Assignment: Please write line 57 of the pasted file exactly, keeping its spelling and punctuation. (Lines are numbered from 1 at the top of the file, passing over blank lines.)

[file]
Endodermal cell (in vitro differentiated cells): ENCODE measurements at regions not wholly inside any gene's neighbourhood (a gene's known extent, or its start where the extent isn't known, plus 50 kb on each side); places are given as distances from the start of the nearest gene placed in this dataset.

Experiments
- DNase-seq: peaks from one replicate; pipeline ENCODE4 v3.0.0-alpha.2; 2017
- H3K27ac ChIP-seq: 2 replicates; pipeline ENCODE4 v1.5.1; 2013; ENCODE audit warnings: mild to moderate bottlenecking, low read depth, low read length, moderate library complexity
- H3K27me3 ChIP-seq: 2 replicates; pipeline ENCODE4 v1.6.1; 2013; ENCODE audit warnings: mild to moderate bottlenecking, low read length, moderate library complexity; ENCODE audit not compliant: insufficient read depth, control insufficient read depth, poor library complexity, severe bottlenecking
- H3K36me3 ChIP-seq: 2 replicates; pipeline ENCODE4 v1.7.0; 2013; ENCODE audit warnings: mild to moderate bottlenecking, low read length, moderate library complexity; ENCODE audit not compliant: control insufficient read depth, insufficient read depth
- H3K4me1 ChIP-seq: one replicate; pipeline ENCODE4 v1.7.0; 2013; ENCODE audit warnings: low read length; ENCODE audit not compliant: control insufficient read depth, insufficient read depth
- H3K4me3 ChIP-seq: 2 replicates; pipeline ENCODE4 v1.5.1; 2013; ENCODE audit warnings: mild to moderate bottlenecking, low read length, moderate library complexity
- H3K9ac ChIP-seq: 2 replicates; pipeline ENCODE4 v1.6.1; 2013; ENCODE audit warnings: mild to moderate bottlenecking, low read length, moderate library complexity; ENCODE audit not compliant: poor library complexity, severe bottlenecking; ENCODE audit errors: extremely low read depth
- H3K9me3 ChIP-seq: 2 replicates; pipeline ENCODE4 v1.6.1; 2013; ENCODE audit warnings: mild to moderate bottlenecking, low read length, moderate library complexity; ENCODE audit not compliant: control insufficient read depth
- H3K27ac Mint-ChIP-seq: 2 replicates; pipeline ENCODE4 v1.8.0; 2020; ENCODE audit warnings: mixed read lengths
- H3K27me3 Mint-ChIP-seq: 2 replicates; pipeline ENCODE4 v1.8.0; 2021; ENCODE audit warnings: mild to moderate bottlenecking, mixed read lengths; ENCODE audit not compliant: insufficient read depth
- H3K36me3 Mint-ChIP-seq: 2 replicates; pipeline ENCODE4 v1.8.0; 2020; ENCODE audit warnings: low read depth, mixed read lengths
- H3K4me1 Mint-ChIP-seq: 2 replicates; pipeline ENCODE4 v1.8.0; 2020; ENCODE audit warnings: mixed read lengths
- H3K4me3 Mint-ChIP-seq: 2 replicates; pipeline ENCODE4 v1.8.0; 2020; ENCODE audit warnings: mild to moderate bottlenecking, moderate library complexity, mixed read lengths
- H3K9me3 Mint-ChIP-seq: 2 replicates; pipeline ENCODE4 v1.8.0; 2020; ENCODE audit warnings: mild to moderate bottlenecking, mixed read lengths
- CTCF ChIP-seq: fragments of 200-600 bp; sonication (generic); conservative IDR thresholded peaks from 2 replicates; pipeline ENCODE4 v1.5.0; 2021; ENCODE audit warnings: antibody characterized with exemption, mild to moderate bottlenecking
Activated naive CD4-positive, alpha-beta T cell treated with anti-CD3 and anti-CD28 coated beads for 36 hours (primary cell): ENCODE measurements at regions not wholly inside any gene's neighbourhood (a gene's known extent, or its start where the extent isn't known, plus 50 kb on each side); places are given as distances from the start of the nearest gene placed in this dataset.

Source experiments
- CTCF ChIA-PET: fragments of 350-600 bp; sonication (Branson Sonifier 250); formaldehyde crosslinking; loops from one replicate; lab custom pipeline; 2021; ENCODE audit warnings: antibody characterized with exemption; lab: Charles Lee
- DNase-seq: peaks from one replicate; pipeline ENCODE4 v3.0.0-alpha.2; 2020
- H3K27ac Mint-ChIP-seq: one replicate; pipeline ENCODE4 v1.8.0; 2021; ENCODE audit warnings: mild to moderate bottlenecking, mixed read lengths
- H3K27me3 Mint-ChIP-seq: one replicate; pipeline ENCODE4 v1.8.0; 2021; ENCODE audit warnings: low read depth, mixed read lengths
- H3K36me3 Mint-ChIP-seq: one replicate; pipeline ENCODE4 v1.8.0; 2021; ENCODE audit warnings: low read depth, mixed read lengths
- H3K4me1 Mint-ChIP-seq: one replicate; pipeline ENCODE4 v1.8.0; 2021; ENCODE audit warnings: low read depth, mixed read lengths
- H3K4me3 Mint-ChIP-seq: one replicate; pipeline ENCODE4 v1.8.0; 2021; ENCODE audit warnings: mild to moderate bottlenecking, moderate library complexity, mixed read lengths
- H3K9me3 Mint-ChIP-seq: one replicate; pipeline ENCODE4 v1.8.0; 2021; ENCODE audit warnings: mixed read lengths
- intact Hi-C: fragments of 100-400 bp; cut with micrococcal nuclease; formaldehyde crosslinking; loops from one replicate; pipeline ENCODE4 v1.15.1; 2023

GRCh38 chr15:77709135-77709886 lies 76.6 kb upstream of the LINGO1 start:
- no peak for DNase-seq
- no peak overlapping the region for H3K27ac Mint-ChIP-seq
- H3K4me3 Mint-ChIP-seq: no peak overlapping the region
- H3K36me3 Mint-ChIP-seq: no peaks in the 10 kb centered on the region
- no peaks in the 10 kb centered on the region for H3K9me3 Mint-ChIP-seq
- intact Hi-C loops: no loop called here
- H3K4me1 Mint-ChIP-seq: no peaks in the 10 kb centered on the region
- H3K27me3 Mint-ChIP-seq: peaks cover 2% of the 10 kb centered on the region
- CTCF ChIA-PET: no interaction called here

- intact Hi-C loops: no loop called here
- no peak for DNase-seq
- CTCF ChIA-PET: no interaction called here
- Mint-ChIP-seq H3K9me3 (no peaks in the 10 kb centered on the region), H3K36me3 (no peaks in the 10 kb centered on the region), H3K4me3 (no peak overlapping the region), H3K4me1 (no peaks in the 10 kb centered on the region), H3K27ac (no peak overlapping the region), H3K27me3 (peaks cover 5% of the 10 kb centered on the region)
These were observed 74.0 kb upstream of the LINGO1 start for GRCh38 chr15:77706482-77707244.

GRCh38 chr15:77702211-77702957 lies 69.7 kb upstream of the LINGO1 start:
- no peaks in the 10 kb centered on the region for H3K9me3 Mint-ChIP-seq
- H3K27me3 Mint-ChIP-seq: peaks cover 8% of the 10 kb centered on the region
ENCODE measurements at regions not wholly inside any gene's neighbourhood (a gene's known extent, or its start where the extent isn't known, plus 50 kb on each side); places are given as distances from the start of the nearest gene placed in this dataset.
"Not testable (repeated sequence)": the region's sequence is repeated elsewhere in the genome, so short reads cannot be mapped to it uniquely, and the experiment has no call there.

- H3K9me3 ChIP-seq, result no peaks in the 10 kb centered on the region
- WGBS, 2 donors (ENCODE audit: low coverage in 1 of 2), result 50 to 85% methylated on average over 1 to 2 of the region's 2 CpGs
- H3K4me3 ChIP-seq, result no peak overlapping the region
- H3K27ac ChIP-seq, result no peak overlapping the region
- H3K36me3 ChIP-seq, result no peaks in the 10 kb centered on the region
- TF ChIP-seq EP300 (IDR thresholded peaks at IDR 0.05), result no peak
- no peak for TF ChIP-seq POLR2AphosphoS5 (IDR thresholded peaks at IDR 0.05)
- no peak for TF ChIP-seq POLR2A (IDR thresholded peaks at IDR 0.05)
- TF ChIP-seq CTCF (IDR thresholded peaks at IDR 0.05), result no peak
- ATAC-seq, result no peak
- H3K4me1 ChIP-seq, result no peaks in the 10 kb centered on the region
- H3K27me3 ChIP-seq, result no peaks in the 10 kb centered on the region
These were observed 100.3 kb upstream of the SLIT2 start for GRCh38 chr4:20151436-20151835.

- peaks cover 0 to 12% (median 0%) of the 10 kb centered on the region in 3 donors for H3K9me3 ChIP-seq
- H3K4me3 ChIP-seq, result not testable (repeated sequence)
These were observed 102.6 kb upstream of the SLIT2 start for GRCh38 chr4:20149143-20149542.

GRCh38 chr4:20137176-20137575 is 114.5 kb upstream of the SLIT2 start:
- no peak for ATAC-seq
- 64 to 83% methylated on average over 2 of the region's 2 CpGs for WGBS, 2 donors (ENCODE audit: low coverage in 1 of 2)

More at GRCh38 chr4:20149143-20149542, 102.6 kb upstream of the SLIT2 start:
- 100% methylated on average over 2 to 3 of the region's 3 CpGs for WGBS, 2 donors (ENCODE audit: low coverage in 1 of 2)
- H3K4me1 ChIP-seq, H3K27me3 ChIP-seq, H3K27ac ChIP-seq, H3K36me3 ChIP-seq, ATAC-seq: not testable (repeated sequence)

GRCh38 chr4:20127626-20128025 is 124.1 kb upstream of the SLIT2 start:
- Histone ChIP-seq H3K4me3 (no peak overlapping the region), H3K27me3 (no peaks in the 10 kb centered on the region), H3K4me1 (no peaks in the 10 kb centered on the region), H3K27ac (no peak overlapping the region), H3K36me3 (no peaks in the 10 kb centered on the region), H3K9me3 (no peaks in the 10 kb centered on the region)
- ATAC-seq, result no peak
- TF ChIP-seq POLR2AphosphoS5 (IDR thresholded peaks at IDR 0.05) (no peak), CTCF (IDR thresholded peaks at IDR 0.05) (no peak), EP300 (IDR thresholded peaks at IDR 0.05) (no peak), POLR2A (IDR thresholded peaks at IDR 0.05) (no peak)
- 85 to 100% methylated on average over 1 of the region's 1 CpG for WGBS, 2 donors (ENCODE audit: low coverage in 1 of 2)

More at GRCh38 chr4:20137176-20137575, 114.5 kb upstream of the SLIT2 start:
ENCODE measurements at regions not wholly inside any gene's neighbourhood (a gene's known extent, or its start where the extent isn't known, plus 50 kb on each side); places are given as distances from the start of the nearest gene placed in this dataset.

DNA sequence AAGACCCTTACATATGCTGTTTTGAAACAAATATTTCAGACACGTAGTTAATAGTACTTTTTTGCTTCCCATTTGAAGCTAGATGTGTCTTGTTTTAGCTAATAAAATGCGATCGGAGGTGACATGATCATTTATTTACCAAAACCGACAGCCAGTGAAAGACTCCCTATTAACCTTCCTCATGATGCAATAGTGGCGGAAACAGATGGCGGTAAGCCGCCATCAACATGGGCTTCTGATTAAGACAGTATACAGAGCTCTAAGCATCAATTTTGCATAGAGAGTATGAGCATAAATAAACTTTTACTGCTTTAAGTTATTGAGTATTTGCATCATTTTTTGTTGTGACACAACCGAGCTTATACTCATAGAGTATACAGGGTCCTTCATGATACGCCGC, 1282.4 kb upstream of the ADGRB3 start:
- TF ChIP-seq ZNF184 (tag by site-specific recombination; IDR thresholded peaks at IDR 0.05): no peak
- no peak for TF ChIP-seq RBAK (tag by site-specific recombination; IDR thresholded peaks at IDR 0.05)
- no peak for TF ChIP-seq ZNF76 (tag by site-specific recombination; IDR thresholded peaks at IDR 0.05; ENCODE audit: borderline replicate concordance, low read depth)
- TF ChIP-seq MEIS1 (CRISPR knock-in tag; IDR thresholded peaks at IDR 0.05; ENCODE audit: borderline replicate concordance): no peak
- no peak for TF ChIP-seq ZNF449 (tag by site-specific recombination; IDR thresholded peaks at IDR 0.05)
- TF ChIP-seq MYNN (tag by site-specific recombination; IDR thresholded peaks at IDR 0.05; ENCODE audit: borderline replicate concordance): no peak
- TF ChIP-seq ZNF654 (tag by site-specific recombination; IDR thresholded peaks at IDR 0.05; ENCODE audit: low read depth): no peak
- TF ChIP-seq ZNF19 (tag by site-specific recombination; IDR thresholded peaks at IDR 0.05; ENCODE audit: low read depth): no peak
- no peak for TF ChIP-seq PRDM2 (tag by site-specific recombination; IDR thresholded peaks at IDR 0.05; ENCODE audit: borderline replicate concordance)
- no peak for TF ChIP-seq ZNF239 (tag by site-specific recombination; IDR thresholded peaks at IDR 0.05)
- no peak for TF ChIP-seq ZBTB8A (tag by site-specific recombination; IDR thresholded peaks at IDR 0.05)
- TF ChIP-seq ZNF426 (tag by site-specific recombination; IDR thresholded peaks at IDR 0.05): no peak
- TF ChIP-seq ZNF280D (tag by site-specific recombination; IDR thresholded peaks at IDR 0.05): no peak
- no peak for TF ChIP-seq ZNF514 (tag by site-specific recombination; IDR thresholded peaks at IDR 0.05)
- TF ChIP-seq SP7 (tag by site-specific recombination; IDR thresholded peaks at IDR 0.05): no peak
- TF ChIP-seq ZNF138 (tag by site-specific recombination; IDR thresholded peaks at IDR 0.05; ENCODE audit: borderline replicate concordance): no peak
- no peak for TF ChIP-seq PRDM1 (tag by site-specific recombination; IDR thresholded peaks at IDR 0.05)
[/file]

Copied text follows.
- TF ChIP-seq CTCF (IDR thresholded peaks at IDR 0.05), result no peak